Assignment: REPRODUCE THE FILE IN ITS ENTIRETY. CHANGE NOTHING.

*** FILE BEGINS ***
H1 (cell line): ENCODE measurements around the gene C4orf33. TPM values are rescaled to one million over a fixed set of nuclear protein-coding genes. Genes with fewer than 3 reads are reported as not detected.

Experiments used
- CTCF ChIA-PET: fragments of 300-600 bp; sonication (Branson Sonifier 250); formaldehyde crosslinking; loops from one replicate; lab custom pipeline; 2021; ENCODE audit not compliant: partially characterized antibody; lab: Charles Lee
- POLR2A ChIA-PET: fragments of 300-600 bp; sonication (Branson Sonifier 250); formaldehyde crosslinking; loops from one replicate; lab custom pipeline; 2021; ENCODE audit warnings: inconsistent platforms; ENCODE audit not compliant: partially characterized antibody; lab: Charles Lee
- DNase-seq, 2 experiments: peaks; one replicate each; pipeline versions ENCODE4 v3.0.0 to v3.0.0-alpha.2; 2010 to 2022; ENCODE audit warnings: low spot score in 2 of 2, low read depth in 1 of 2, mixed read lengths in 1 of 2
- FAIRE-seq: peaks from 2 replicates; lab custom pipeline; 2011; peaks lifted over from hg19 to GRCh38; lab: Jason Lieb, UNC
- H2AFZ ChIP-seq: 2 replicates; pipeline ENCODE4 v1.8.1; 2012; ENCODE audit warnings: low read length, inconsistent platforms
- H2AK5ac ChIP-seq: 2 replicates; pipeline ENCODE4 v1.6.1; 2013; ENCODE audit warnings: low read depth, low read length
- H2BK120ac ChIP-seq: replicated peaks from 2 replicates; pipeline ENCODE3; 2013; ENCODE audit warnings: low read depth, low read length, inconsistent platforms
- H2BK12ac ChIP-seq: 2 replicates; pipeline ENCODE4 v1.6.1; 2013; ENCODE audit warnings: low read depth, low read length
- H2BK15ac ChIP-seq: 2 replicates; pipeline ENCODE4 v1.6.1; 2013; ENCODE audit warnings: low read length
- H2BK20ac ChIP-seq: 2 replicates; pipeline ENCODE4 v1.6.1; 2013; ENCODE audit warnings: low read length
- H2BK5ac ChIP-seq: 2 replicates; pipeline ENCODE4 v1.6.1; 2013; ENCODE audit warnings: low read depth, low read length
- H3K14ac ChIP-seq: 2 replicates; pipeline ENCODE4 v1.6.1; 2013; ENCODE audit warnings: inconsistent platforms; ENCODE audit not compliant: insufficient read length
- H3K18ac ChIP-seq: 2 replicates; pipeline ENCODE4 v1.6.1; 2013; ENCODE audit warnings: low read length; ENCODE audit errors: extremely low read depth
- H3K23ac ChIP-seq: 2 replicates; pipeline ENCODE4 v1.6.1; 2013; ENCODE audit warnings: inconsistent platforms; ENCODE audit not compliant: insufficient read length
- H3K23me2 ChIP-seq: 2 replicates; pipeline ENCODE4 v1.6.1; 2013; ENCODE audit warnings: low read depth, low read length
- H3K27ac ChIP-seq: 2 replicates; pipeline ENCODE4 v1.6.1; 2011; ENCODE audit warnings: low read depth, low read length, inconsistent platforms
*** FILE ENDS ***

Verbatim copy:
H1 (cell line): ENCODE measurements around the gene C4orf33. TPM values are rescaled to one million over a fixed set of nuclear protein-coding genes. Genes with fewer than 3 reads are reported as not detected.

Experiments used
- CTCF ChIA-PET: fragments of 300-600 bp; sonication (Branson Sonifier 250); formaldehyde crosslinking; loops from one replicate; lab custom pipeline; 2021; ENCODE audit not compliant: partially characterized antibody; lab: Charles Lee
- POLR2A ChIA-PET: fragments of 300-600 bp; sonication (Branson Sonifier 250); formaldehyde crosslinking; loops from one replicate; lab custom pipeline; 2021; ENCODE audit warnings: inconsistent platforms; ENCODE audit not compliant: partially characterized antibody; lab: Charles Lee
- DNase-seq, 2 experiments: peaks; one replicate each; pipeline versions ENCODE4 v3.0.0 to v3.0.0-alpha.2; 2010 to 2022; ENCODE audit warnings: low spot score in 2 of 2, low read depth in 1 of 2, mixed read lengths in 1 of 2
- FAIRE-seq: peaks from 2 replicates; lab custom pipeline; 2011; peaks lifted over from hg19 to GRCh38; lab: Jason Lieb, UNC
- H2AFZ ChIP-seq: 2 replicates; pipeline ENCODE4 v1.8.1; 2012; ENCODE audit warnings: low read length, inconsistent platforms
- H2AK5ac ChIP-seq: 2 replicates; pipeline ENCODE4 v1.6.1; 2013; ENCODE audit warnings: low read depth, low read length
- H2BK120ac ChIP-seq: replicated peaks from 2 replicates; pipeline ENCODE3; 2013; ENCODE audit warnings: low read depth, low read length, inconsistent platforms
- H2BK12ac ChIP-seq: 2 replicates; pipeline ENCODE4 v1.6.1; 2013; ENCODE audit warnings: low read depth, low read length
- H2BK15ac ChIP-seq: 2 replicates; pipeline ENCODE4 v1.6.1; 2013; ENCODE audit warnings: low read length
- H2BK20ac ChIP-seq: 2 replicates; pipeline ENCODE4 v1.6.1; 2013; ENCODE audit warnings: low read length
- H2BK5ac ChIP-seq: 2 replicates; pipeline ENCODE4 v1.6.1; 2013; ENCODE audit warnings: low read depth, low read length
- H3K14ac ChIP-seq: 2 replicates; pipeline ENCODE4 v1.6.1; 2013; ENCODE audit warnings: inconsistent platforms; ENCODE audit not compliant: insufficient read length
- H3K18ac ChIP-seq: 2 replicates; pipeline ENCODE4 v1.6.1; 2013; ENCODE audit warnings: low read length; ENCODE audit errors: extremely low read depth
- H3K23ac ChIP-seq: 2 replicates; pipeline ENCODE4 v1.6.1; 2013; ENCODE audit warnings: inconsistent platforms; ENCODE audit not compliant: insufficient read length
- H3K23me2 ChIP-seq: 2 replicates; pipeline ENCODE4 v1.6.1; 2013; ENCODE audit warnings: low read depth, low read length
- H3K27ac ChIP-seq: 2 replicates; pipeline ENCODE4 v1.6.1; 2011; ENCODE audit warnings: low read depth, low read length, inconsistent platforms